• "Members of Congress liked what they heard" in May "when hedge fund manager Michael Masters told a Senate committee that speculation is the main cause of rising prices for oil and other raw materials... And since that testimony much of Capitol Hill has jumped on the blame-the-speculators bandwagon," notes Paul Krugman.

• "They are fond of George W. Bush in China," Philip Stephens reveals after a recent trip to Beijing. "There are not many capitals around the world where foreign policy practitioners say hand on heart that they will miss the US president." Bush "can reflect that here at least is a foreign policy that may outlive his presidency."

From The Editorial Boards...

• Thursday's ruling in District of Columbia v. Heller "is a decision that will cost innocent lives, cause immeasurable pain and suffering and turn America into a more dangerous country," fumes the New York Times. "It will also diminish our standing in the world, sending yet another message that the United States values gun rights over human life."

• "The dismaying surprise is that the Second Amendment came within a single vote of becoming a dead Constitutional letter," counters the Wall Street Journal. "That's the larger meaning of" Thursday's "landmark" decision.

• "What remains" after the handgun ruling "is a cultural divide, largely between rural and urban areas, over gun control," contends USA Today. "The most useful thing to do now is decide what limits can cut the carnage while still comporting with the Constitution."

• "The court firmly, and rightly, upheld that basic right to self-defense and declared the gun ban unconstitutional," National Rifle Association vice president Wayne LaPierre maintains in an opposing view. "This historic decision cements the individual right to bear arms as a cornerstone of American constitutional law."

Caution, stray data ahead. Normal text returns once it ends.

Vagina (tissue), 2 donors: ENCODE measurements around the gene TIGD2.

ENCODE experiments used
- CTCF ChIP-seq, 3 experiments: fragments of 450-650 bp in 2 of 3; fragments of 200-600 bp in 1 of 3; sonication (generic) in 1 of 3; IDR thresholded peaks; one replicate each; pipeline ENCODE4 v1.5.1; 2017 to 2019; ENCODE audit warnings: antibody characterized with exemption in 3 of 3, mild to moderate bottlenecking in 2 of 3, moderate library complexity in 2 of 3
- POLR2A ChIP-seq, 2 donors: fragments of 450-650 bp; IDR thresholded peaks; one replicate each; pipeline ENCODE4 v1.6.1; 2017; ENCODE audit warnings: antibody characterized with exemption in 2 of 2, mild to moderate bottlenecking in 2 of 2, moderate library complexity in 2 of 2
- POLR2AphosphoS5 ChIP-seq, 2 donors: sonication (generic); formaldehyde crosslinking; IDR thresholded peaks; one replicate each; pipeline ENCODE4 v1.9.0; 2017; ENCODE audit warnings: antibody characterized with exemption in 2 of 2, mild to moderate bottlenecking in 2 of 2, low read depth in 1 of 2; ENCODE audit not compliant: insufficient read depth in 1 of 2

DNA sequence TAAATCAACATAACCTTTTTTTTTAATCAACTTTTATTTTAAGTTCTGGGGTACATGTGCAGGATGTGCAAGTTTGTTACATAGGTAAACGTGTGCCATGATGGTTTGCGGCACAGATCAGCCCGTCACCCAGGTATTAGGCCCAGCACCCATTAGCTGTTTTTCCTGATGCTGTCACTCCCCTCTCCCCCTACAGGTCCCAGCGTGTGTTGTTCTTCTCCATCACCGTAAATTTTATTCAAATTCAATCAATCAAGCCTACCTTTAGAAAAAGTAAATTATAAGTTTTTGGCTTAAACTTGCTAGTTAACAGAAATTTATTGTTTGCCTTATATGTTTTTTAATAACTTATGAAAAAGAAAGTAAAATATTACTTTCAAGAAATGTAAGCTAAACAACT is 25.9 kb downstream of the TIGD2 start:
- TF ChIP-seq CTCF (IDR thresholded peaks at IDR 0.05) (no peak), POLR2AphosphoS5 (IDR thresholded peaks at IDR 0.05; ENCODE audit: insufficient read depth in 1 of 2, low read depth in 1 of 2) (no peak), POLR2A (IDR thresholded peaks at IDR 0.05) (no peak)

• "It was probably inevitable that the court would revisit" the right to bear arms issue, the Los Angeles Times points out, adding that the "decision needlessly complicated the lives of legislators seeking to bring gun violence under control. But it could have been worse."

• The New Hampshire Union-Leader likes McCain's idea of holding town hall meetings and hopes Obama will take part. "What say you, Sen. Obama? Will you elevate this year's presidential debates by agreeing to participate in this most democratic and revealing of formats?"

• If Nader's "patronizing comments" about Obama "were meant to attract attention, they succeeded. Unfortunately, they also served to reinforce how out of touch" Nader "really is," the Washington Post charges.

• "The political demise" of Reps. Wayne Gilchrest, R-Md., and Chris Cannon, R-Utah, in recent primary losses "should serve to remind Republicans that voting for open borders and increased spending can become a fast track to involuntary retirement," quips the Washington Times.

• "There are still important questions to be answered about North Korea's nuclear program, but a milestone was passed" Thursday, applauds the Boston Globe. "North Korea gave China what is supposed to be a complete account of that program, and President Bush said it is exempted from the Trading with the Enemy Act and will be removed from the list of state sponsors of terrorism."

• Meanwhile, the Financial Times asserts that the administration's diplomatic efforts are a "very small step," but are "better than confrontation, defiance and no progress at all. But no one should be fooled into thinking that this is a great diplomatic success or that North Korea is seriously considering abandoning nuclear weapons."